• Justification for adjustments. A lot of financial statements have adjustments and non-GAAP figures reported. That’s not necessarily a bad thing. AISC is a useful, non-GAAP figure. But especially when it comes to adjusting earnings, I want to be able to follow—and agree with—the reasoning for the adjustments. Otherwise, I simply ignore them and look at the non-adjusted figures.
  • Use of funds. As per the above, it probably won’t surprise you that when it comes to resource producers, I want to see cash put back into the ground to secure future growth. Dividends are okay for a very cash-rich company, but I don’t personally buy stocks for dividends. I buy share price appreciation, and that comes from growing the business, not giving all the money away. I generally dislike share buybacks, even if they tend to support the prices of my shares. I’d rather see the money put into the ground to secure real growth that will drive my shares higher.

Explorers & Developers

  • Cash in the bank. If you’ve watched me grill CEOs, you know I always ask them what they plan to do in the coming quarters, how much it will cost, and how much they have in the bank. By looking at a company’s corporate presentation or press releases, you can get the first two pieces of information, and by looking at the balance sheet, you can get the third. If there’s not enough money to do the work it will take to deliver whatever potential value I’m being asked to speculate on, it’s a red flag. Unless, of course, the company is strong enough to raise the money in a great private placement I might get invited to. In fact, looking at exploration company balance sheets is one way I find potential private placement opportunities before they are announced. It’s not inside info—it’s simply obvious when a company doesn’t have enough cash to do what needs to be done. As a general rule, however, I like to see at least a year’s operating cash in the bank, and ideally, two or more years’ worth.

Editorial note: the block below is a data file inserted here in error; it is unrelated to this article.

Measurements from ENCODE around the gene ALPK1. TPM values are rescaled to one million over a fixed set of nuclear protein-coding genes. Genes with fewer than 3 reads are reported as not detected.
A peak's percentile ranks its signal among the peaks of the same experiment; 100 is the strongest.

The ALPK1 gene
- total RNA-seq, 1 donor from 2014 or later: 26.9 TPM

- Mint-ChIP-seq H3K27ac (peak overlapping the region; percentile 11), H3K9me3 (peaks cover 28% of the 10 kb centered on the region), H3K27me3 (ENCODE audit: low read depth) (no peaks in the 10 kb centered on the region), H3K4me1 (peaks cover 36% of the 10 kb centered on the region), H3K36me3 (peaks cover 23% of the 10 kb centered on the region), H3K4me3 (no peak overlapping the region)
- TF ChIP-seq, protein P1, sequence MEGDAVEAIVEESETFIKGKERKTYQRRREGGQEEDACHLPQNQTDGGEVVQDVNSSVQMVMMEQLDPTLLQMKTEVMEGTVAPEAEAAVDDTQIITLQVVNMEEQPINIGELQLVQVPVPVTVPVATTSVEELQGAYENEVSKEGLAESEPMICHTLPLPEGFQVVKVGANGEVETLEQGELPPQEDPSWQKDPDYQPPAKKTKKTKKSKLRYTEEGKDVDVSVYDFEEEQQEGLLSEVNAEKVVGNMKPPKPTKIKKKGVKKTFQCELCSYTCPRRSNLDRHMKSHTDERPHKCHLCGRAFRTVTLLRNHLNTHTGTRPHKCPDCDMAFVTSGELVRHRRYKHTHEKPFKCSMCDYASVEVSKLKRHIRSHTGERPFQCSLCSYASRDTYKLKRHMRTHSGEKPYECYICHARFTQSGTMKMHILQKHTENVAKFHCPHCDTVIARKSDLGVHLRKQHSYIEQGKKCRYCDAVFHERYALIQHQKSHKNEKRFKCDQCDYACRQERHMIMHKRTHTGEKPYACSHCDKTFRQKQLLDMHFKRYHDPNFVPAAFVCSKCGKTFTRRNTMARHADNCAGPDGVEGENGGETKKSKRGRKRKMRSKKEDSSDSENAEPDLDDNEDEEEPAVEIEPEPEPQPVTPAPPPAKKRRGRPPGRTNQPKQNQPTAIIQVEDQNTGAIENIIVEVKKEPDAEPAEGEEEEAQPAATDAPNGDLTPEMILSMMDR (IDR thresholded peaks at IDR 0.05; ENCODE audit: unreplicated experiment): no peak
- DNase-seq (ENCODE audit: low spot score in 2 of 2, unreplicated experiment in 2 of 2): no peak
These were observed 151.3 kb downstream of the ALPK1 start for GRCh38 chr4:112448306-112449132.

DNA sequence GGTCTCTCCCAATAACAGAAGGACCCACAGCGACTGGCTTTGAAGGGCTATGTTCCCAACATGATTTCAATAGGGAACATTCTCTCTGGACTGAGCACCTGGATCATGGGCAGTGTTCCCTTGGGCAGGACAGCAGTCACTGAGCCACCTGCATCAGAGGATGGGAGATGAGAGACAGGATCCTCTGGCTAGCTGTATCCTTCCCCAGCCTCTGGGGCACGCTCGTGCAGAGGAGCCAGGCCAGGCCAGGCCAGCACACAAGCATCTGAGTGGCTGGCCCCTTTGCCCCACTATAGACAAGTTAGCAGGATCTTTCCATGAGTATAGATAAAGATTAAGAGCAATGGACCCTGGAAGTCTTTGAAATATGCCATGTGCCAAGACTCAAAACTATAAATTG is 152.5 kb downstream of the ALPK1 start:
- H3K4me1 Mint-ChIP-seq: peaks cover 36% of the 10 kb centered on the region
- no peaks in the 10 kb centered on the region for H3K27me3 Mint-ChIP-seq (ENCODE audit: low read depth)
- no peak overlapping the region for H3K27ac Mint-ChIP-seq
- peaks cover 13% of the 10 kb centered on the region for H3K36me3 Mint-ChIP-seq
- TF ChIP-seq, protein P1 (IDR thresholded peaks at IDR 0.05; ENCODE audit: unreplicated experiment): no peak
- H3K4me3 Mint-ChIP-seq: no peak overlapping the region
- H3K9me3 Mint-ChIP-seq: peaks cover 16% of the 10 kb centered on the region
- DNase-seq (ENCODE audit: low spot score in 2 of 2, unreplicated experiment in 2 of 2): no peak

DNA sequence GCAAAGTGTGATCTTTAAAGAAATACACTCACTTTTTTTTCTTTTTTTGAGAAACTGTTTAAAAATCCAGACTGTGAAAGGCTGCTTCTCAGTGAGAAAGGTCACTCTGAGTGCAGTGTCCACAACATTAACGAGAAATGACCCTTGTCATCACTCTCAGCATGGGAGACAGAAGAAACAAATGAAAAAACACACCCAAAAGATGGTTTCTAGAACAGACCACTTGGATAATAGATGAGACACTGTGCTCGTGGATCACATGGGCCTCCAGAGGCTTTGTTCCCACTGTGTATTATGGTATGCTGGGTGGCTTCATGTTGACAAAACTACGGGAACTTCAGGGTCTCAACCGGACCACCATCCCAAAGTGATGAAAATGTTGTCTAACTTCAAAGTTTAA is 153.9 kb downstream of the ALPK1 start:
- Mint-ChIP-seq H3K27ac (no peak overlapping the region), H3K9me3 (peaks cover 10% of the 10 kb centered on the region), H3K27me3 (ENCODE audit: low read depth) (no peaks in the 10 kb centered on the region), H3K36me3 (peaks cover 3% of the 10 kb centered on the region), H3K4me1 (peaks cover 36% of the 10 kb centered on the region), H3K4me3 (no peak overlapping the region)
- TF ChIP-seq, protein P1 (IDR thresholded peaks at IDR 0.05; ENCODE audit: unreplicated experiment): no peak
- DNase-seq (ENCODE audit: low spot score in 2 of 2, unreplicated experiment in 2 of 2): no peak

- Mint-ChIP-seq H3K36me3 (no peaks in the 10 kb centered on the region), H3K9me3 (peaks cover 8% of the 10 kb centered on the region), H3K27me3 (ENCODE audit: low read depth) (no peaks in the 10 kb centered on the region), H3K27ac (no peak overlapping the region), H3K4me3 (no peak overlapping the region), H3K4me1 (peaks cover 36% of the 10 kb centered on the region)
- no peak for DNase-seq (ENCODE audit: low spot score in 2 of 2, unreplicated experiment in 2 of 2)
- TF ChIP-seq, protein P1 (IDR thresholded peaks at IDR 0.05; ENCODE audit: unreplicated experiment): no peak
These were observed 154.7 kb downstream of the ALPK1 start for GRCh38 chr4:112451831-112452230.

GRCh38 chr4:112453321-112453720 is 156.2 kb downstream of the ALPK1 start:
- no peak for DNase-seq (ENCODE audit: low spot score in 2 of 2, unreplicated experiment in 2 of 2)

• Watch the cash flows. Since money spent on exploration is often capitalized, not expensed, it doesn't always show up on the income statement. I always look for exploration and other capitalized expenditures on the statement of cash flows to see how much cash a company is burning in addition to the expenses on the income statement. Add them up, divide by month, and you get a burn rate. As above, a healthy explorer can last for a couple years at the current burn rate.
  • Share structure. There’s lots to say about this, but the main thing is to watch for massive batches of warrants or options at prices way below market. These can crush share price performance, even if a company does deliver positive results on the ground. A bloated share structure (hundreds of millions of shares issued and not much to show for it) can also be a sign profligate management. Conversely, if the number of shares issued is too small, there’s not enough float for good trading liquidity.
  • G&A ratio. There’s no ideal ratio here. Even promotion plays a necessary role in the success of an explorer or developer. But if more money is going to pay for a fancy office than is going into the ground, that’s a clear red flag.

Finally, I want to say that you should look beyond the financial statements themselves, to the management discussion and analysis (MD&A) that comes with them. These can be a great source of information companies are required to disclose, but that they don’t want to highlight in their press releases. Each is different, so I can’t tell you exactly what to look for, nor where. Just be aware that sometimes things happen that the regulators force management to disclose to the public, but that they can argue are not so major as to require a press release. This stuff often shows up in the MD&A.

That’s my quick take. Come see me at my next public appearance, and I’ll be glad to get into more “how to” issues like this with you.